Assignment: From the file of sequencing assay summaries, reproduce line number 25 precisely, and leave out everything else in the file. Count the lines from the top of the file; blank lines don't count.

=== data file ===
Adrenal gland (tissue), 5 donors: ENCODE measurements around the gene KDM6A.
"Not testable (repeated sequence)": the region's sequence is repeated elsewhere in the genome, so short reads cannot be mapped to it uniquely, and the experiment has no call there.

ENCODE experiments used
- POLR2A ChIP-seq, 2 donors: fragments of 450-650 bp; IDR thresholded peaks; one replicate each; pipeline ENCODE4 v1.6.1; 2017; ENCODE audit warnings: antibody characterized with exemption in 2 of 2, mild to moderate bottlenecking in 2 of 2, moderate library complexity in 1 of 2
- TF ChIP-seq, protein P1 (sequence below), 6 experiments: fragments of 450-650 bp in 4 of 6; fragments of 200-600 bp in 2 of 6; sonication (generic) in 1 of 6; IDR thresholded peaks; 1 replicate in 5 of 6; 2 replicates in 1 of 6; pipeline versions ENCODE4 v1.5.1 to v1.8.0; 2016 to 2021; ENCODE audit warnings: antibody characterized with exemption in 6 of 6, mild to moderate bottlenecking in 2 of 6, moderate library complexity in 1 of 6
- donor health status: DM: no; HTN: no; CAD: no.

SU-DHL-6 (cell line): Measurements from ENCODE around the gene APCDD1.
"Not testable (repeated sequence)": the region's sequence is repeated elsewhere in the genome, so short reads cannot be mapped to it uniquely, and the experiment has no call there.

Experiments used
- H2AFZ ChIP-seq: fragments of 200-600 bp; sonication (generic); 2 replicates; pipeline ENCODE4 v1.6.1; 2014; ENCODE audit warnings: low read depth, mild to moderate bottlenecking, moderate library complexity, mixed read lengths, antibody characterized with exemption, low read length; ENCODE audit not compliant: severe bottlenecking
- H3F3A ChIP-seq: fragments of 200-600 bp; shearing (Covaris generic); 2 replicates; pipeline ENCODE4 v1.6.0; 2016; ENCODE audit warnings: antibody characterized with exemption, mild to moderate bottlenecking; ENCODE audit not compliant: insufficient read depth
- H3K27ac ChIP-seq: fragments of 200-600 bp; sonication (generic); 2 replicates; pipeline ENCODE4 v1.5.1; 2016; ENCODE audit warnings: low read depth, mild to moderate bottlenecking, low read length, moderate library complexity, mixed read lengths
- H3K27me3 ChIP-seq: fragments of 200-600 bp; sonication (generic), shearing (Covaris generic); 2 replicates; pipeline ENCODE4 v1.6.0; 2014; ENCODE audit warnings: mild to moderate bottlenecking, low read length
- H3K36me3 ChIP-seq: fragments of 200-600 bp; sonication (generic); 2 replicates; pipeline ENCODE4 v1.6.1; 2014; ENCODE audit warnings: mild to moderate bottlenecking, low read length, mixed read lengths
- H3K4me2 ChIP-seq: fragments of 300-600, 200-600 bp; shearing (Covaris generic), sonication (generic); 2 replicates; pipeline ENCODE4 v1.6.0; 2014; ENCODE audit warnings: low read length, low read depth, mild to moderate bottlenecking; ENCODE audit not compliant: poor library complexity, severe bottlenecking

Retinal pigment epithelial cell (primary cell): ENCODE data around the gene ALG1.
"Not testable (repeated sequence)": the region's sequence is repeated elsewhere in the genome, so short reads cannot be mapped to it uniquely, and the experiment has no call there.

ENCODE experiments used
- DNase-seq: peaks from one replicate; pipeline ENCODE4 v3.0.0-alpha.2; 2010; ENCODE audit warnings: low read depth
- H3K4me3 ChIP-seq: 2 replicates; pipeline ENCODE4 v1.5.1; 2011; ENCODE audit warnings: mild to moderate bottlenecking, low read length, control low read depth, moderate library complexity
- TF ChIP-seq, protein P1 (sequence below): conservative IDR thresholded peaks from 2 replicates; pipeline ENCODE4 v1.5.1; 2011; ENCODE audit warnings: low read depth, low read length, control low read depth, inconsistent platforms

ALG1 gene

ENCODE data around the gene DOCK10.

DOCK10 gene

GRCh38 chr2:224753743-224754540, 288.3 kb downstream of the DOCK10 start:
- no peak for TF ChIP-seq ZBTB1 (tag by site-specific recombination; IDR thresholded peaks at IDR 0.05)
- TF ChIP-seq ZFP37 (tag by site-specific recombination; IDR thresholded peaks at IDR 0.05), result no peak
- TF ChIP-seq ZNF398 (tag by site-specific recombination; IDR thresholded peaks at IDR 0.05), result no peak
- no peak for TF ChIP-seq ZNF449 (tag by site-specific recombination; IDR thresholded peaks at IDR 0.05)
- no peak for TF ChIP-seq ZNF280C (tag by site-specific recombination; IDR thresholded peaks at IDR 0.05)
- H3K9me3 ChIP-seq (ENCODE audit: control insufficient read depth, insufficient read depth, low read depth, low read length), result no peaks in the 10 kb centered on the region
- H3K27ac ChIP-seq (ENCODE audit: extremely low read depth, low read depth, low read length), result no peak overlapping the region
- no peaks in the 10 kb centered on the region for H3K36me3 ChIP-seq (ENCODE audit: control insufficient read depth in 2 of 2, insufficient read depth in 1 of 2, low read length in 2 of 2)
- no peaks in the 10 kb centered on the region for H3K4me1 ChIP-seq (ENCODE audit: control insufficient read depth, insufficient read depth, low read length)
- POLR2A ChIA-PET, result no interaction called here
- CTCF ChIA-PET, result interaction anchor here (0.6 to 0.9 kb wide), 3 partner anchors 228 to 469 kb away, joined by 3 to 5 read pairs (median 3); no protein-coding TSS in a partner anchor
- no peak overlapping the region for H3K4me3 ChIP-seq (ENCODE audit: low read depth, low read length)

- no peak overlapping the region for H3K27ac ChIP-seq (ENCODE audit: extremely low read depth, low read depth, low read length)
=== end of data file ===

GRCh38 chr2:224753743-224754540, 288.3 kb downstream of the DOCK10 start: